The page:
If you’re asking yourself, “What is a Professor in Residence (PIR)?” you aren’t alone. I get this question often, as my role is a bit more ambiguous than, say, a lawyer’s or teacher’s job. Typically, a PIR works at a university or college and facilitates research, teaching, public service, and other activities. But my position within a nonprofit organization is unique, dynamic, and provides so much more.

spider's web with dew drops backgroundAcademic Liaison
I joined IMA in 2006 as Director of Research after having been a college professor for quite a number of years. Three years later, I was asked to also assume the role of IMA’s PIR. I accepted, as this was an opportunity to advance the management accounting profession by connecting with students and faculty around the world and draw on my extensive academic experience to design programs aimed at meeting this market’s very unique needs.

I work with IMA to achieve these goals by helping prepare the next generation of finance and accounting professionals who will work in business. One way we do that is through our CMA® (Certified Management Accountant) program. Another is by supporting faculty teaching and research efforts.

With that in mind, one program I created that helps academics stay connected is IMA’s Campus Advocate program. Having taught at a school where I was essentially the only faculty member interested in teaching management accounting, I saw a need for a program that enabled faculty interested in management accounting education to network, ask questions, and share best practices.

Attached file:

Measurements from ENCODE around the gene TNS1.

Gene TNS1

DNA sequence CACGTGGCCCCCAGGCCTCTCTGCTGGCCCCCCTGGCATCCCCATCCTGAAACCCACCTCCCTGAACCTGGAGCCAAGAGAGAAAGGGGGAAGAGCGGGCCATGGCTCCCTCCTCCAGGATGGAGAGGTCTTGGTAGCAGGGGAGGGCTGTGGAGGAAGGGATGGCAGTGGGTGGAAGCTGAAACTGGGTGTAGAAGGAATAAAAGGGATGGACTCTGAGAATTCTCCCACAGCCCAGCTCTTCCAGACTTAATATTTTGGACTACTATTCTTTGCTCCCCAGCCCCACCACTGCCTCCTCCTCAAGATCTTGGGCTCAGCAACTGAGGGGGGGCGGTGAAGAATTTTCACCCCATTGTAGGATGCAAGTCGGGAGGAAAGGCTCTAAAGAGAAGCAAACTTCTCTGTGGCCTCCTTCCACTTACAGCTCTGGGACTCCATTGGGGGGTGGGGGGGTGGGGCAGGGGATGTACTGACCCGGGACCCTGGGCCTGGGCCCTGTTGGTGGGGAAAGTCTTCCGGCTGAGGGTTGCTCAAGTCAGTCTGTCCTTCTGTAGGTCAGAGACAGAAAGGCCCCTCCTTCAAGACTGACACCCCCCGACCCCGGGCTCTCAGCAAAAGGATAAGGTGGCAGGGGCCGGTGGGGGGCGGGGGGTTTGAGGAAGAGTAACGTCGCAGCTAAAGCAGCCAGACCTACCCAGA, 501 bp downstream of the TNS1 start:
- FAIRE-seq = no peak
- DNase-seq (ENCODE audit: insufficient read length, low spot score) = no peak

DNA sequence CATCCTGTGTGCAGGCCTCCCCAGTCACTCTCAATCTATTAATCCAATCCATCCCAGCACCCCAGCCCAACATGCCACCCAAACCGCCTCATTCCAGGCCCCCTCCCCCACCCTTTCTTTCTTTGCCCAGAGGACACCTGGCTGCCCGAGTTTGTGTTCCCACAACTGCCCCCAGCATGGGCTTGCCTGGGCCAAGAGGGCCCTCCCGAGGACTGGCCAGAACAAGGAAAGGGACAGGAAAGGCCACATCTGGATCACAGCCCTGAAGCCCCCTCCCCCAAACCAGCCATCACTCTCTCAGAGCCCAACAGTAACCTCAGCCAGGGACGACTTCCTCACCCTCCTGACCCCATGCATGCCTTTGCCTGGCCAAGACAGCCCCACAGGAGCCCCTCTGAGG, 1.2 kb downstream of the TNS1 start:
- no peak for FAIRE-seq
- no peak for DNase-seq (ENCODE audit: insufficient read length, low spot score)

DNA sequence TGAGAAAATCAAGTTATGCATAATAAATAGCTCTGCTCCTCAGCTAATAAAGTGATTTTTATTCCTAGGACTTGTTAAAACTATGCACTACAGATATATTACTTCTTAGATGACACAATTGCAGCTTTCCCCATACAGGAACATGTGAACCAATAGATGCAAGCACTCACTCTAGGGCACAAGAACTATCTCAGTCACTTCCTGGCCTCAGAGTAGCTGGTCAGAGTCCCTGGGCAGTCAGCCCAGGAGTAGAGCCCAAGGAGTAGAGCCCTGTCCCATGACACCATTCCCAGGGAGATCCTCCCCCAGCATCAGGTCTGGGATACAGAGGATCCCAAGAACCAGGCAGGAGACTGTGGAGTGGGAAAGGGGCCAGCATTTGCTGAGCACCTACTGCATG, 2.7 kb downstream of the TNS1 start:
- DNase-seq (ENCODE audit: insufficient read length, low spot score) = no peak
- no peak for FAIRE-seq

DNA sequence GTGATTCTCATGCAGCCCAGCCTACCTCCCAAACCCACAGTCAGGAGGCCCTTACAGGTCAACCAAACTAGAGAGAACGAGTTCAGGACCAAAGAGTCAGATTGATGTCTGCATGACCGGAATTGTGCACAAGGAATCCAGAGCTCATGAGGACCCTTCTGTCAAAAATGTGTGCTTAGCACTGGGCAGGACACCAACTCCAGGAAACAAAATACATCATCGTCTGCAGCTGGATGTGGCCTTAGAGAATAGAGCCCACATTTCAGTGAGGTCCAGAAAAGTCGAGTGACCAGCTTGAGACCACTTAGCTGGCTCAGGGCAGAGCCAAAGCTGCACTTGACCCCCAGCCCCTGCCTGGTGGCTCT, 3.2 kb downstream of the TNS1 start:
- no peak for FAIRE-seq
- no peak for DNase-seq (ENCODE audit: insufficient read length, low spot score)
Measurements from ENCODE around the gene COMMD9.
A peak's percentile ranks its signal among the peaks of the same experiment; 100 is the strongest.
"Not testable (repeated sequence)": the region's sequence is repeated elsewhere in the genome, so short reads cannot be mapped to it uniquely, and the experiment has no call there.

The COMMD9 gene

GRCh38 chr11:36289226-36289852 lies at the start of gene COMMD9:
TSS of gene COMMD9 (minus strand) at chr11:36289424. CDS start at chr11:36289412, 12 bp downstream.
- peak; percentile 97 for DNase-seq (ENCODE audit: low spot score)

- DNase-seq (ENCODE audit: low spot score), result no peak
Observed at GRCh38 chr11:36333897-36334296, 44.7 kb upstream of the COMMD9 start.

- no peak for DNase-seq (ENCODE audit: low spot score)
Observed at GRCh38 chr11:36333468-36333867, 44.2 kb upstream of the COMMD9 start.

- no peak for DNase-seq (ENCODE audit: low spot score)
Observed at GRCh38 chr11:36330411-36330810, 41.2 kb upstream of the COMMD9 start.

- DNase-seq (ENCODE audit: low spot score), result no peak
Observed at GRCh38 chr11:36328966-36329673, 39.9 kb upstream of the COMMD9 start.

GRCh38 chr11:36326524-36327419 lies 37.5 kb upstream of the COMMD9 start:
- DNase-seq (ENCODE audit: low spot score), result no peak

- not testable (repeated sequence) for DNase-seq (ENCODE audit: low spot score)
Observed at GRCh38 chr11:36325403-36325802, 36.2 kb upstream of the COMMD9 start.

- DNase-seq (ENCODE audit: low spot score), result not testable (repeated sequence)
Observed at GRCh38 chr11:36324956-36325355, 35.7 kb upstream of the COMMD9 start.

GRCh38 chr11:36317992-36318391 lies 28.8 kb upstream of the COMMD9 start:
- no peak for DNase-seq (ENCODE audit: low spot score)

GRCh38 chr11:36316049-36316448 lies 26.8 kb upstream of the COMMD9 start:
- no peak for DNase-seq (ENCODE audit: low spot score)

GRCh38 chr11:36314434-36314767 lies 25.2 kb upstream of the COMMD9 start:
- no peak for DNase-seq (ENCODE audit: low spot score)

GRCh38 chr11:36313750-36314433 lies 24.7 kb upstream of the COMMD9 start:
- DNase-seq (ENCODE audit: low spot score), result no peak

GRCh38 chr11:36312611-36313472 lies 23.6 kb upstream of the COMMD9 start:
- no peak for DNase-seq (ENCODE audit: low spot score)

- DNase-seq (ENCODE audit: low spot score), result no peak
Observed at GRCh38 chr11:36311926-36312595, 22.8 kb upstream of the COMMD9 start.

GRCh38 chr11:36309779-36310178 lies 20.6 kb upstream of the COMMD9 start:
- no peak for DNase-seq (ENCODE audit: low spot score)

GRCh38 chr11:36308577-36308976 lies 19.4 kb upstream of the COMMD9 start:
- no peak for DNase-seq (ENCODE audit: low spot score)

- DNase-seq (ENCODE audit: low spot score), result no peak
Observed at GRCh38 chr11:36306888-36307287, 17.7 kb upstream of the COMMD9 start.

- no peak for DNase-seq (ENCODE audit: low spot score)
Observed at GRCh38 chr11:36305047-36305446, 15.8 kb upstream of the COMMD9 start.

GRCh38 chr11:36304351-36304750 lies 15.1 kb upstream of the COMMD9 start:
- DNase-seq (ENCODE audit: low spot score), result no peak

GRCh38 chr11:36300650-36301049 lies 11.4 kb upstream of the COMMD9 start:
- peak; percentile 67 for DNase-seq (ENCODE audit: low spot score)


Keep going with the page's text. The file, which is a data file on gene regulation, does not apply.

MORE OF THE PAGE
Student Development
Of course, students – the future of our profession – are a key part of the picture. I’ve been able to develop several programs with the goal of ensuring that students are adequately prepared for their future roles. A key consideration has been the realization that every school has differing programs, goals, and resources, so it’s important that IMA offer a variety of programs from which to choose.fresh springs isolated

The IMA Accounting Honor Society, to be launched in March, will recognize high-achieving accounting students. Not solely restricted to students interested in management accounting, I see this society as a way of recognizing and encouraging students to pursue the diverse and rewarding careers available in the accounting profession.

Advocate for the Profession
Being IMA’s PIR has enabled me to advocate for IMA and the management accounting profession. I get to interact with people all over the world who are passionate about the future of the organization and the profession. I find this aspect of the position very rewarding, in addition to the ability to help students find the career path that is best for them.

Regardless of whether or not a student initially pursues a public accounting career, more than 75% of all accountants end up pursuing careers in management accounting. To this end I formed a Joint Curriculum Task Force with the Management Accounting Section (MAS) of the American Accounting Association (AAA), which I chair. Our Task Force has developed an Accounting Education Framework that addresses these diverse education needs and has helped inform other curricular initiatives.

Changing Your Role
The combination of passion and talent led me to my position at IMA. You, too, could get so much more out of your position. Don’t be afraid to add to your job description or expand your perspective. There’s a wide variety of career options out there for you, many of which you may never have even considered!

What aspects of your current role would you change if you had the opportunity?

Written by Dr. Raef Lawson, CMA, CPA, CFP, CFA
Follow me on Twitter @RaefLawson

 

 

Related Links:

IMA Student and Academic Members Page – IMA
Faculty Titles Directory – Temporary Non-Track Positions – University of Connecticut